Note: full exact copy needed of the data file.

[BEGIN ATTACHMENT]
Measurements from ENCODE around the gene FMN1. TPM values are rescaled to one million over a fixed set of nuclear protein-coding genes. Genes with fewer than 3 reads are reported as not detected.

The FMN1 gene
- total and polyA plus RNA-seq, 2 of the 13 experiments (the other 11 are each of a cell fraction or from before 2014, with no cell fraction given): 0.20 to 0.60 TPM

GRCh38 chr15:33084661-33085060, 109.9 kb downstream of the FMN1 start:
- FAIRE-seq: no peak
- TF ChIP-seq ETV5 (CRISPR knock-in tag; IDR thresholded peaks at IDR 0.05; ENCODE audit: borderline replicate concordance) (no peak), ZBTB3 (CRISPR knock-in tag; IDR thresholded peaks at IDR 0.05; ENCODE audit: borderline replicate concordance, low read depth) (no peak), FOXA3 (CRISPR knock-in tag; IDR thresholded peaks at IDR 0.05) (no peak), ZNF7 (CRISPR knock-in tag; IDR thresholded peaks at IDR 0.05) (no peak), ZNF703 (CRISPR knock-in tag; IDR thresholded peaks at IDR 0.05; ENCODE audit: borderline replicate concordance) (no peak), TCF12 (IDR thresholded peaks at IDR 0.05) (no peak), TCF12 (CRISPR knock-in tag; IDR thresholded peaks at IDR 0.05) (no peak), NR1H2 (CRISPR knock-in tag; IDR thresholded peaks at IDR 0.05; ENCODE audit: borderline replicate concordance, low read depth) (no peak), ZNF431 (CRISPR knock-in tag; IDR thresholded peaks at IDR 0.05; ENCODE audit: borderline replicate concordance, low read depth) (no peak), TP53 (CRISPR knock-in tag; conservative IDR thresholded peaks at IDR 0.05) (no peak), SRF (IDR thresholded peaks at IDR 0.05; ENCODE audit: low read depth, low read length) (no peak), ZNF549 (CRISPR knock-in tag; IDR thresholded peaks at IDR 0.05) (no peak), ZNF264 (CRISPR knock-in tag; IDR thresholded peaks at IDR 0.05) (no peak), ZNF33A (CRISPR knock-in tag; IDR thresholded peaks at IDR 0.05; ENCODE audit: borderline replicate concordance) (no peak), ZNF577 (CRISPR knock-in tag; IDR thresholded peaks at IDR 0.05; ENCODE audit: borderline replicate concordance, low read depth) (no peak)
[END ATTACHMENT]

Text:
Measurements from ENCODE around the gene FMN1. TPM values are rescaled to one million over a fixed set of nuclear protein-coding genes. Genes with fewer than 3 reads are reported as not detected.

The FMN1 gene
- total and polyA plus RNA-seq, 2 of the 13 experiments (the other 11 are each of a cell fraction or from before 2014, with no cell fraction given): 0.20 to 0.60 TPM

GRCh38 chr15:33084661-33085060, 109.9 kb downstream of the FMN1 start:
- FAIRE-seq: no peak
- TF ChIP-seq ETV5 (CRISPR knock-in tag; IDR thresholded peaks at IDR 0.05; ENCODE audit: borderline replicate concordance) (no peak), ZBTB3 (CRISPR knock-in tag; IDR thresholded peaks at IDR 0.05; ENCODE audit: borderline replicate concordance, low read depth) (no peak), FOXA3 (CRISPR knock-in tag; IDR thresholded peaks at IDR 0.05) (no peak), ZNF7 (CRISPR knock-in tag; IDR thresholded peaks at IDR 0.05) (no peak), ZNF703 (CRISPR knock-in tag; IDR thresholded peaks at IDR 0.05; ENCODE audit: borderline replicate concordance) (no peak), TCF12 (IDR thresholded peaks at IDR 0.05) (no peak), TCF12 (CRISPR knock-in tag; IDR thresholded peaks at IDR 0.05) (no peak), NR1H2 (CRISPR knock-in tag; IDR thresholded peaks at IDR 0.05; ENCODE audit: borderline replicate concordance, low read depth) (no peak), ZNF431 (CRISPR knock-in tag; IDR thresholded peaks at IDR 0.05; ENCODE audit: borderline replicate concordance, low read depth) (no peak), TP53 (CRISPR knock-in tag; conservative IDR thresholded peaks at IDR 0.05) (no peak), SRF (IDR thresholded peaks at IDR 0.05; ENCODE audit: low read depth, low read length) (no peak), ZNF549 (CRISPR knock-in tag; IDR thresholded peaks at IDR 0.05) (no peak), ZNF264 (CRISPR knock-in tag; IDR thresholded peaks at IDR 0.05) (no peak), ZNF33A (CRISPR knock-in tag; IDR thresholded peaks at IDR 0.05; ENCODE audit: borderline replicate concordance) (no peak), ZNF577 (CRISPR knock-in tag; IDR thresholded peaks at IDR 0.05; ENCODE audit: borderline replicate concordance, low read depth) (no peak)